The product model of selling a game in a box (whether a tabletop game or a videogame) was necessary prior to the incredible transformation of the information infrastructure represented by the internet. It necessitated getting the game as good as it could be prior to release, and marketing heavily when the title hit the shelves. Success was measured not just by sales, but by the ability to sell subsequent content with the same branding (whether as expansion packs or as sequels). Although delivered and priced as products, there is still a sense that these games were offered as a kind of service in so much as the players they were attracting were always intended to be repeat consumers. The service charges may have been spaced out – and left to the players to determine when to buy – but repeat revenue was always the objective. Many tabletop players, myself included, poured quite a lot of money into Steve Jackson’s Car Wars (1980) over the decades following its release, because it was well supported by expansions and we wanted this extra content.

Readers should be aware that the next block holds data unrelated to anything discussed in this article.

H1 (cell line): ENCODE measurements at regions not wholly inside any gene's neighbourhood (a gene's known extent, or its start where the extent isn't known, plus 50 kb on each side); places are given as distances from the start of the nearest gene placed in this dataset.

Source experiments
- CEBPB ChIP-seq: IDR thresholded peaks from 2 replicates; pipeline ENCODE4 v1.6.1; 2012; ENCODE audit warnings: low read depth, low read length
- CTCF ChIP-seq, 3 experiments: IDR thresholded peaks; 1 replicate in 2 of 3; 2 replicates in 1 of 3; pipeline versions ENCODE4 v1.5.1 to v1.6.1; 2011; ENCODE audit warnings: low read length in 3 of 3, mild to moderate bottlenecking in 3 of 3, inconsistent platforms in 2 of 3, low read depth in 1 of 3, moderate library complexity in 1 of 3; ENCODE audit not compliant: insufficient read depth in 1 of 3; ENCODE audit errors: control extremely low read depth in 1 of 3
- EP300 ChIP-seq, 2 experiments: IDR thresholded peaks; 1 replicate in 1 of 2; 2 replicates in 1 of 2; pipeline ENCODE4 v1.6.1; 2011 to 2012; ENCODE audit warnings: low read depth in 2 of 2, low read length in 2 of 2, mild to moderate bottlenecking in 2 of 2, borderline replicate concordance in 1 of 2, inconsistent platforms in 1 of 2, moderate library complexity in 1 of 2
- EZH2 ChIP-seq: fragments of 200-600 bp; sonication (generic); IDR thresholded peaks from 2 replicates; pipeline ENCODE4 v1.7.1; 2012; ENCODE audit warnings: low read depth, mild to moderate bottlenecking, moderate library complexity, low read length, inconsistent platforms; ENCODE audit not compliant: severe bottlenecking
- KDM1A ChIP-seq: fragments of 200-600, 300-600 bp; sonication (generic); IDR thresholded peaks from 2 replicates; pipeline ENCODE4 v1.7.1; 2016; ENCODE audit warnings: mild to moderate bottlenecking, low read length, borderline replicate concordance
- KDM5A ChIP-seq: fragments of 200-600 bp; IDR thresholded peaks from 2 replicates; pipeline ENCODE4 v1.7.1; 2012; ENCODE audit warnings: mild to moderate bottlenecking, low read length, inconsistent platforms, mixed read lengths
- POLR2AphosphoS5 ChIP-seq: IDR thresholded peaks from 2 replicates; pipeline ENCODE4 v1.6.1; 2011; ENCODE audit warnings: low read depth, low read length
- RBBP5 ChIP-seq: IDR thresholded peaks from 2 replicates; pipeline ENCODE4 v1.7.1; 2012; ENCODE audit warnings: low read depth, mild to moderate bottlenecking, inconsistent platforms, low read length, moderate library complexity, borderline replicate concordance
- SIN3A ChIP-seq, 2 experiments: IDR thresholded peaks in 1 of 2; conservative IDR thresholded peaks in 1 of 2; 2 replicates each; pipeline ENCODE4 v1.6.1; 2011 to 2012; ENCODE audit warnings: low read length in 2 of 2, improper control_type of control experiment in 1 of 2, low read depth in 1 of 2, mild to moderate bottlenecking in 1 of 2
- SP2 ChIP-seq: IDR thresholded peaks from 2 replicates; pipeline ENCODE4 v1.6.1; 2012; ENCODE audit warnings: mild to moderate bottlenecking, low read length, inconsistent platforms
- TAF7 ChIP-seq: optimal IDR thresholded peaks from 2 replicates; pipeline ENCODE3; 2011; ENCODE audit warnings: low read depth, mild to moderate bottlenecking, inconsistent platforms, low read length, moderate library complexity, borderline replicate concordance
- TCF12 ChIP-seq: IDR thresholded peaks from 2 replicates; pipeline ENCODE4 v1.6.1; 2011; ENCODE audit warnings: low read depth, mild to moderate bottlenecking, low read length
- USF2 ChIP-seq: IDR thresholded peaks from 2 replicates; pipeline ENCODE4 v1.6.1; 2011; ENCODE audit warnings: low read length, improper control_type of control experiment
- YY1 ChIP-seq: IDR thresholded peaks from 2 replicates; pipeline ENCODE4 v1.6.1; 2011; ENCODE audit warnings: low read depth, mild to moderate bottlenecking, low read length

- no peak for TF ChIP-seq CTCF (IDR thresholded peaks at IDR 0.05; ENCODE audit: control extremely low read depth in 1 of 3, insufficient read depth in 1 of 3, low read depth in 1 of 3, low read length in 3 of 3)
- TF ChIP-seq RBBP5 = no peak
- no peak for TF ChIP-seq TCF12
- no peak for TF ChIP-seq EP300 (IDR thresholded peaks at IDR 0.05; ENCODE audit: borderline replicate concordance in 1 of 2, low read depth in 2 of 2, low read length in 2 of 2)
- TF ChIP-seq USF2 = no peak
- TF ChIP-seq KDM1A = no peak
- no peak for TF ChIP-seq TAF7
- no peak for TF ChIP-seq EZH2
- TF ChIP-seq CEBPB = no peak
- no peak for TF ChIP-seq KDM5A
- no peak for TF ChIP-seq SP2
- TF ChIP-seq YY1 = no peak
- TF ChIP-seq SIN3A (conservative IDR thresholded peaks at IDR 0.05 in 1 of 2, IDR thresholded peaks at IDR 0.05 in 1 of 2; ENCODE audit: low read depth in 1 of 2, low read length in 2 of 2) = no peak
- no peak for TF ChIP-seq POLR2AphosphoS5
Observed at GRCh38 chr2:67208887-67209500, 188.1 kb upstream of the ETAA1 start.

In videogames, resistance to moving over to an overt service model often rests on objections about ownership. A player who buys a game in a box owns a game. A player who plays a game service often owns nothing but data on a server, and there are questions as to whether they even own this. There is no possibility of resale (which in itself should be a reason for lower price points) and there is no choice of price point, as there always is in boxed product, which comes down in value the longer it has been in low demand and remains unsold. Players of games-as-service simply accept the pricing model offered to them – much as players of arcade games had to do previously (although different arcades often priced differently in that case). Players of games-as-product always had more options in terms of what to pay and when to pay it.